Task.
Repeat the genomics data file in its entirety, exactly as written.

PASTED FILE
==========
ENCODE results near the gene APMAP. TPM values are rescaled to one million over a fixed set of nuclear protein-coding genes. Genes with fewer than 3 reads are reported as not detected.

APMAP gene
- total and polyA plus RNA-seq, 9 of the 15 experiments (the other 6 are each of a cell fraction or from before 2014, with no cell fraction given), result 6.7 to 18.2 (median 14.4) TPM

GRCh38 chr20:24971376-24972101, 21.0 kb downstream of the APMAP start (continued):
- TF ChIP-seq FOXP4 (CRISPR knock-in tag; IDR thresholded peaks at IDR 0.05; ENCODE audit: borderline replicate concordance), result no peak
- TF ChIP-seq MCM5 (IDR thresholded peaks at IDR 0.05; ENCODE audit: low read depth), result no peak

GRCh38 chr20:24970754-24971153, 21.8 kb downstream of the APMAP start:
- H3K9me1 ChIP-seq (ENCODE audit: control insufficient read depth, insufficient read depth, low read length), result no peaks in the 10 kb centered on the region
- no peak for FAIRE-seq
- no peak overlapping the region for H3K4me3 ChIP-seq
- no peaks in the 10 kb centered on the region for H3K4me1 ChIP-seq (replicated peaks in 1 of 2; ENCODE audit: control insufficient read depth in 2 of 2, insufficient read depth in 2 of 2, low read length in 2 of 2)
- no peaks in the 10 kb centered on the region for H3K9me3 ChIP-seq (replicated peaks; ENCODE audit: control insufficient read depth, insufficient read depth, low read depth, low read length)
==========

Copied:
ENCODE results near the gene APMAP. TPM values are rescaled to one million over a fixed set of nuclear protein-coding genes. Genes with fewer than 3 reads are reported as not detected.

APMAP gene
- total and polyA plus RNA-seq, 9 of the 15 experiments (the other 6 are each of a cell fraction or from before 2014, with no cell fraction given), result 6.7 to 18.2 (median 14.4) TPM

GRCh38 chr20:24971376-24972101, 21.0 kb downstream of the APMAP start (continued):
- TF ChIP-seq FOXP4 (CRISPR knock-in tag; IDR thresholded peaks at IDR 0.05; ENCODE audit: borderline replicate concordance), result no peak
- TF ChIP-seq MCM5 (IDR thresholded peaks at IDR 0.05; ENCODE audit: low read depth), result no peak

GRCh38 chr20:24970754-24971153, 21.8 kb downstream of the APMAP start:
- H3K9me1 ChIP-seq (ENCODE audit: control insufficient read depth, insufficient read depth, low read length), result no peaks in the 10 kb centered on the region
- no peak for FAIRE-seq
- no peak overlapping the region for H3K4me3 ChIP-seq
- no peaks in the 10 kb centered on the region for H3K4me1 ChIP-seq (replicated peaks in 1 of 2; ENCODE audit: control insufficient read depth in 2 of 2, insufficient read depth in 2 of 2, low read length in 2 of 2)
- no peaks in the 10 kb centered on the region for H3K9me3 ChIP-seq (replicated peaks; ENCODE audit: control insufficient read depth, insufficient read depth, low read depth, low read length)